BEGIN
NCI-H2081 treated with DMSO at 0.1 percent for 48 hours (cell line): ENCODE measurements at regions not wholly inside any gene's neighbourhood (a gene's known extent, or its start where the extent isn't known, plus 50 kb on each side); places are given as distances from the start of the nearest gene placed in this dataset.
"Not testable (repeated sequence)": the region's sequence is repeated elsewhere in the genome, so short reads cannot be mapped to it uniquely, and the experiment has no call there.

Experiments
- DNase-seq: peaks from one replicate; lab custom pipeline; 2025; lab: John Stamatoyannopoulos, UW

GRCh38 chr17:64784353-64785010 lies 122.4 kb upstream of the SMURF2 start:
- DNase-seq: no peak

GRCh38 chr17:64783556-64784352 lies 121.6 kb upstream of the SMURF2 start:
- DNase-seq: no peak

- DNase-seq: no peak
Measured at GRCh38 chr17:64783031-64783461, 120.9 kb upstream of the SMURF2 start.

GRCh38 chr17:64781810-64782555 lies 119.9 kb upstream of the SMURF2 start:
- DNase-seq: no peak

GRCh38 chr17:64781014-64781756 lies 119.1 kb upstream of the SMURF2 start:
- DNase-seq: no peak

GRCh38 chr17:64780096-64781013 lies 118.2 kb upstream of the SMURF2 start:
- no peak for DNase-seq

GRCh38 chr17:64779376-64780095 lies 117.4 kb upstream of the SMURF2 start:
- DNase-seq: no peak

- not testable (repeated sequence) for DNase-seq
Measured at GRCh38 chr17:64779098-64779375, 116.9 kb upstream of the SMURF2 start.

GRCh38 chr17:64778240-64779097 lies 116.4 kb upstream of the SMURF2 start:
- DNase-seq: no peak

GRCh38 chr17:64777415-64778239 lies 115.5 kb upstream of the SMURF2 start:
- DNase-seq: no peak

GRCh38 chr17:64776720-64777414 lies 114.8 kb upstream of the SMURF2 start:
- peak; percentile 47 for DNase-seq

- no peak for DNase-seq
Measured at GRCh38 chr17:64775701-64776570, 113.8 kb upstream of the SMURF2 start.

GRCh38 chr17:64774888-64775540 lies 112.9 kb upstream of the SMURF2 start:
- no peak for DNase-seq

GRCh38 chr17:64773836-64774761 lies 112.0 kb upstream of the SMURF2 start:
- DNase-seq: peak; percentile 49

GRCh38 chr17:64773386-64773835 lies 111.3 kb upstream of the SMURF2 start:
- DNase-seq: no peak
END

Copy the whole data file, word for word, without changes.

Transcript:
NCI-H2081 treated with DMSO at 0.1 percent for 48 hours (cell line): ENCODE measurements at regions not wholly inside any gene's neighbourhood (a gene's known extent, or its start where the extent isn't known, plus 50 kb on each side); places are given as distances from the start of the nearest gene placed in this dataset.
"Not testable (repeated sequence)": the region's sequence is repeated elsewhere in the genome, so short reads cannot be mapped to it uniquely, and the experiment has no call there.

Experiments
- DNase-seq: peaks from one replicate; lab custom pipeline; 2025; lab: John Stamatoyannopoulos, UW

GRCh38 chr17:64784353-64785010 lies 122.4 kb upstream of the SMURF2 start:
- DNase-seq: no peak

GRCh38 chr17:64783556-64784352 lies 121.6 kb upstream of the SMURF2 start:
- DNase-seq: no peak

- DNase-seq: no peak
Measured at GRCh38 chr17:64783031-64783461, 120.9 kb upstream of the SMURF2 start.

GRCh38 chr17:64781810-64782555 lies 119.9 kb upstream of the SMURF2 start:
- DNase-seq: no peak

GRCh38 chr17:64781014-64781756 lies 119.1 kb upstream of the SMURF2 start:
- DNase-seq: no peak

GRCh38 chr17:64780096-64781013 lies 118.2 kb upstream of the SMURF2 start:
- no peak for DNase-seq

GRCh38 chr17:64779376-64780095 lies 117.4 kb upstream of the SMURF2 start:
- DNase-seq: no peak

- not testable (repeated sequence) for DNase-seq
Measured at GRCh38 chr17:64779098-64779375, 116.9 kb upstream of the SMURF2 start.

GRCh38 chr17:64778240-64779097 lies 116.4 kb upstream of the SMURF2 start:
- DNase-seq: no peak

GRCh38 chr17:64777415-64778239 lies 115.5 kb upstream of the SMURF2 start:
- DNase-seq: no peak

GRCh38 chr17:64776720-64777414 lies 114.8 kb upstream of the SMURF2 start:
- peak; percentile 47 for DNase-seq

- no peak for DNase-seq
Measured at GRCh38 chr17:64775701-64776570, 113.8 kb upstream of the SMURF2 start.

GRCh38 chr17:64774888-64775540 lies 112.9 kb upstream of the SMURF2 start:
- no peak for DNase-seq

GRCh38 chr17:64773836-64774761 lies 112.0 kb upstream of the SMURF2 start:
- DNase-seq: peak; percentile 49

GRCh38 chr17:64773386-64773835 lies 111.3 kb upstream of the SMURF2 start:
- DNase-seq: no peak